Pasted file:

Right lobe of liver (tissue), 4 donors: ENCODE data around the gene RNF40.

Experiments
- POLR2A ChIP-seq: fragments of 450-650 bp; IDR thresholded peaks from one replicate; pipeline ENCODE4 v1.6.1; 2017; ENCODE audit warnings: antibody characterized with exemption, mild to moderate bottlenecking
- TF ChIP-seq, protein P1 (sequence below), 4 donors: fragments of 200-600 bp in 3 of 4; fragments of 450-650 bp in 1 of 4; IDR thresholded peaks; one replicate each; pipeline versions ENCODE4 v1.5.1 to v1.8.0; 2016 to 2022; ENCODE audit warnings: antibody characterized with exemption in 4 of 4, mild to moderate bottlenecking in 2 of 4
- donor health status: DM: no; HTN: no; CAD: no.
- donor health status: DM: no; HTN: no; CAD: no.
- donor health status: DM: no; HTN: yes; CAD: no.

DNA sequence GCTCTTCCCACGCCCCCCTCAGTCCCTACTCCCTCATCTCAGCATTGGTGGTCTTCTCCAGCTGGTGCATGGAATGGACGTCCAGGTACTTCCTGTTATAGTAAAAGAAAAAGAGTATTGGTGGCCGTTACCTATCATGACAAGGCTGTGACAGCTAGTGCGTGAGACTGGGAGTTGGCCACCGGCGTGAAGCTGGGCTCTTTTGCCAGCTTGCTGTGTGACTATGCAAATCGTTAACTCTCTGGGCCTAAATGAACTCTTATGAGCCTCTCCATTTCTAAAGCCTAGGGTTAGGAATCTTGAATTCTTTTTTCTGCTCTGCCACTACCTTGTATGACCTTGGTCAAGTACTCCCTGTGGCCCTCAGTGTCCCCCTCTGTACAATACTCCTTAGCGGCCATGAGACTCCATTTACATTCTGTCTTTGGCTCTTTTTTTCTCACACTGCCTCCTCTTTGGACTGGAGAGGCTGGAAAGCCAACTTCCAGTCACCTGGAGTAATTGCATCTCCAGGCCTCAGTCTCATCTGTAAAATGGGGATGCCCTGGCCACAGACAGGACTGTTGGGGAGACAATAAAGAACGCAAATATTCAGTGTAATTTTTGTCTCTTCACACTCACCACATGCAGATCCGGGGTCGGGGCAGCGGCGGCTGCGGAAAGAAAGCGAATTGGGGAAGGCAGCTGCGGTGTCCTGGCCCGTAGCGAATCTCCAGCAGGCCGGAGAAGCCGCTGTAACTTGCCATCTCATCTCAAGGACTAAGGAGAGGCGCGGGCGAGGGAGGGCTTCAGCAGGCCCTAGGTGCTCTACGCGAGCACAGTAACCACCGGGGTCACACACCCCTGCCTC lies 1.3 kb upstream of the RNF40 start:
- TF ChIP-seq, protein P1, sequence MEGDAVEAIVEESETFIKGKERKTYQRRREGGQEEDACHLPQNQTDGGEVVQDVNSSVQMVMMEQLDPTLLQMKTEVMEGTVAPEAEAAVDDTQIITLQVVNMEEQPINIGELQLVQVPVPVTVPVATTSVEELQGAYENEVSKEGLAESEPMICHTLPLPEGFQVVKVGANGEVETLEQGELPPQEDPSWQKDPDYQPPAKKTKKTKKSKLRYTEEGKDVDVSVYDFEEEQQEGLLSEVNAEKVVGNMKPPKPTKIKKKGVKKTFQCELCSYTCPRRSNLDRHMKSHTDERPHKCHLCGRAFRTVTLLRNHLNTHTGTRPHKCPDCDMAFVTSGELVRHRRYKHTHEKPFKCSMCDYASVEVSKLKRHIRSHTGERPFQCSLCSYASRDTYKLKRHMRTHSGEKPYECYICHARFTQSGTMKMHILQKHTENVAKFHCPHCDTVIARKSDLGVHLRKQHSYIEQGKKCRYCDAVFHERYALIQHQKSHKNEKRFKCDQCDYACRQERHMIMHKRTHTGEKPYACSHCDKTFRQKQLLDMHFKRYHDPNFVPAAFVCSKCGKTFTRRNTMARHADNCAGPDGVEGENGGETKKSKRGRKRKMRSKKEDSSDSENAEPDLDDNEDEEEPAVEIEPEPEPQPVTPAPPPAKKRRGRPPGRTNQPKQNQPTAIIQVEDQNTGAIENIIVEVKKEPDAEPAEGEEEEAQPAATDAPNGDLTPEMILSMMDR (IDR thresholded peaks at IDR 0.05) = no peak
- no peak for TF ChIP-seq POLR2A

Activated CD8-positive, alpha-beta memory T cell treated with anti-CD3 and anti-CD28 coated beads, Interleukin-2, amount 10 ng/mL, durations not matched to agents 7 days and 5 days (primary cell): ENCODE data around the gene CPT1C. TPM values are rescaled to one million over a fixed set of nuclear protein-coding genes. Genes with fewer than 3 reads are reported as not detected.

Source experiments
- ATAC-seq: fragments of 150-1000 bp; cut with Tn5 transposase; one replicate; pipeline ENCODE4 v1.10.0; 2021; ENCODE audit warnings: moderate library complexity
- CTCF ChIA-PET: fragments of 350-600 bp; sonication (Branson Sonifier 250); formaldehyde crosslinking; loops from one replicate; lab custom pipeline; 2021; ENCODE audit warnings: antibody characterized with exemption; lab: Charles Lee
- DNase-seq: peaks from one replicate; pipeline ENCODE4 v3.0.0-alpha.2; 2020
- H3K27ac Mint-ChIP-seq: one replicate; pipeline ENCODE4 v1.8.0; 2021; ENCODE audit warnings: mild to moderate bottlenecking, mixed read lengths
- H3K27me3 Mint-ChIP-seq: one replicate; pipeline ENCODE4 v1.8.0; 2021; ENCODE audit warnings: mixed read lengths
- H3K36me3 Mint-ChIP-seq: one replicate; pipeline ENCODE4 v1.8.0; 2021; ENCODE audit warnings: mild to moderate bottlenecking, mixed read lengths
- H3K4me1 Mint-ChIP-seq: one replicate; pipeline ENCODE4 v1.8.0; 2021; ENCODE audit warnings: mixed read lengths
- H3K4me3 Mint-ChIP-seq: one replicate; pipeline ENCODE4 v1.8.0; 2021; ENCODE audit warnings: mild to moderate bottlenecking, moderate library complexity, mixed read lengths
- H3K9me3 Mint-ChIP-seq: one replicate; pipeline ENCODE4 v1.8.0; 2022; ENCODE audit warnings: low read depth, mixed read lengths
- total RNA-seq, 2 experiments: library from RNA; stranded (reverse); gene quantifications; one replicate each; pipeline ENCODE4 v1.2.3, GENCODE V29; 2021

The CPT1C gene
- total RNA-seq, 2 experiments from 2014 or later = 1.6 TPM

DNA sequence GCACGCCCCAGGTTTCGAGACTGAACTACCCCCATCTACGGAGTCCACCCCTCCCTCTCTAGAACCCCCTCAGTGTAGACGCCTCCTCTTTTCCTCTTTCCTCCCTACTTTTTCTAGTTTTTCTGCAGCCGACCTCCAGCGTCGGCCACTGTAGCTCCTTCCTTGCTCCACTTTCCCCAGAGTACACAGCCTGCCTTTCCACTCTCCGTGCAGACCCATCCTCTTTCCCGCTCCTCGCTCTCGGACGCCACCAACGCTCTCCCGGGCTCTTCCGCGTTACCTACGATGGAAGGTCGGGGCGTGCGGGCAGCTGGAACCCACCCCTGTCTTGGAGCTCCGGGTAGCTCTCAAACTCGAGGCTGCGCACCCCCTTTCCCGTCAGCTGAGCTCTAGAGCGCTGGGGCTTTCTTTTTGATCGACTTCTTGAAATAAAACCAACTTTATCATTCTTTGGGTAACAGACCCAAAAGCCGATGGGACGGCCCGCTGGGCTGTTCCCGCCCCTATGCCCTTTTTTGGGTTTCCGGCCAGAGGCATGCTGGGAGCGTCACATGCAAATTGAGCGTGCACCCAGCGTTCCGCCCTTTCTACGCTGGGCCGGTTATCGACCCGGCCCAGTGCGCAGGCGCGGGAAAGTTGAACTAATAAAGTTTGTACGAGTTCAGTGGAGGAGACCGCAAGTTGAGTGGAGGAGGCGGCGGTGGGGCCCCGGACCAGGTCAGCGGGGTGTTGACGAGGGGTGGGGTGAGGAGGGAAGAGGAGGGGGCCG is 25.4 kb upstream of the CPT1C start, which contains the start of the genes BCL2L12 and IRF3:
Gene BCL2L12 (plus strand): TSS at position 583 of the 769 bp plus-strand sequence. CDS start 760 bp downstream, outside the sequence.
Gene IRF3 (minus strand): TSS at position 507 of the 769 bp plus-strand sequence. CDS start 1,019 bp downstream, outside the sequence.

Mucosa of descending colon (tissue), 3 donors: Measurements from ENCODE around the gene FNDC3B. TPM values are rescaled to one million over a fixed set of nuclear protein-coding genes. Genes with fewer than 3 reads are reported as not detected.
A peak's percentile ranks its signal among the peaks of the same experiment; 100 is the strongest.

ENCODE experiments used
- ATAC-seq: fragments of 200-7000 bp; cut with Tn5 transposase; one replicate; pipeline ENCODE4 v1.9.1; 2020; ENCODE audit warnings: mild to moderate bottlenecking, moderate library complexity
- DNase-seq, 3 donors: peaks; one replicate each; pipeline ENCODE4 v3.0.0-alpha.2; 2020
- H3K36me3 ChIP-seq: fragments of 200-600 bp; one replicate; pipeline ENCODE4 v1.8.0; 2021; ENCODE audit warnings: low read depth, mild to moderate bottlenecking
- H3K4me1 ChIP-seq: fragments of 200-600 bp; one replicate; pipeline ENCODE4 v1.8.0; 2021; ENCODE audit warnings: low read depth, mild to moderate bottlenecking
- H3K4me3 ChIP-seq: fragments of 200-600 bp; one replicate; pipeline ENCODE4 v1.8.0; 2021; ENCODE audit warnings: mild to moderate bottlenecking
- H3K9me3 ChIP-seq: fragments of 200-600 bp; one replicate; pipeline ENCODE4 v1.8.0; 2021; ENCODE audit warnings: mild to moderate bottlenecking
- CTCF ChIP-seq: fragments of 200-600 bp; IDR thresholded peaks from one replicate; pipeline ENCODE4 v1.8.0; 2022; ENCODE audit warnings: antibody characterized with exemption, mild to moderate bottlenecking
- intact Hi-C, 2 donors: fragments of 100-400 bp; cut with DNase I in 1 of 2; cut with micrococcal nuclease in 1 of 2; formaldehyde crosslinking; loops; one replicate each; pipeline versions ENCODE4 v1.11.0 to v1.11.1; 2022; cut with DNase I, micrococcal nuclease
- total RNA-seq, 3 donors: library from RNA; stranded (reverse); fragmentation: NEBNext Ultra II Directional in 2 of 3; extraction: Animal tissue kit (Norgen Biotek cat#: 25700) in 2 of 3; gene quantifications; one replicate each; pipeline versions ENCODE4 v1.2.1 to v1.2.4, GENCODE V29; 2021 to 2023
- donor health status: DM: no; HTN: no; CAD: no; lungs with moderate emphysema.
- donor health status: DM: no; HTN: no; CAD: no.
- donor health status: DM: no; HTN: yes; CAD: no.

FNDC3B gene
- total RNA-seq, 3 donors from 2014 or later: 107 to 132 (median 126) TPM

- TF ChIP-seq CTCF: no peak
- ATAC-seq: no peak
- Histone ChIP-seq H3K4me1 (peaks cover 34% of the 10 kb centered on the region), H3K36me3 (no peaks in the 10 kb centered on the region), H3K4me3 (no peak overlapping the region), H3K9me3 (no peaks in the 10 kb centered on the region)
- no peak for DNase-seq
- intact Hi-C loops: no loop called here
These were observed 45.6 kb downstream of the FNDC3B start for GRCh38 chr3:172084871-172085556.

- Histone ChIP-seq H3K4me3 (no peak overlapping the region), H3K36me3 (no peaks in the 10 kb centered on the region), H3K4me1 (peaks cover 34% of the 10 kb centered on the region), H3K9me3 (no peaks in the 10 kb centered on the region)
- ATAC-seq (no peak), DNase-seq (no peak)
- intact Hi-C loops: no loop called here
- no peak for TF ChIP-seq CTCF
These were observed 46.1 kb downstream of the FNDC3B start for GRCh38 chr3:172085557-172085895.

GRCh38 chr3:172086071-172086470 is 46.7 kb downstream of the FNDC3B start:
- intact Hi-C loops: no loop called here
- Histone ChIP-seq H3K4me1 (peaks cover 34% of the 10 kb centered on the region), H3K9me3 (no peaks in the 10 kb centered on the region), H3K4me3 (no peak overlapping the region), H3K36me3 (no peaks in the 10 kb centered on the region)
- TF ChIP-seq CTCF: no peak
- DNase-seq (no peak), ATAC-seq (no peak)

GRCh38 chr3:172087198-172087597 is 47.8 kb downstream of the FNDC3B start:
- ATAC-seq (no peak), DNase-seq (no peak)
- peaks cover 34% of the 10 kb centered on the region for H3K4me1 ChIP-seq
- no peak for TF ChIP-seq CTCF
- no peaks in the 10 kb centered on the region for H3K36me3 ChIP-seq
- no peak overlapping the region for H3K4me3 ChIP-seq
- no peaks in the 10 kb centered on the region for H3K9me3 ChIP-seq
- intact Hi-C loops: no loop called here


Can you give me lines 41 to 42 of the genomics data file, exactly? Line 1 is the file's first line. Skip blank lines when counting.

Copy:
- donor health status: DM: no; HTN: no; CAD: no.
- donor health status: DM: no; HTN: yes; CAD: no.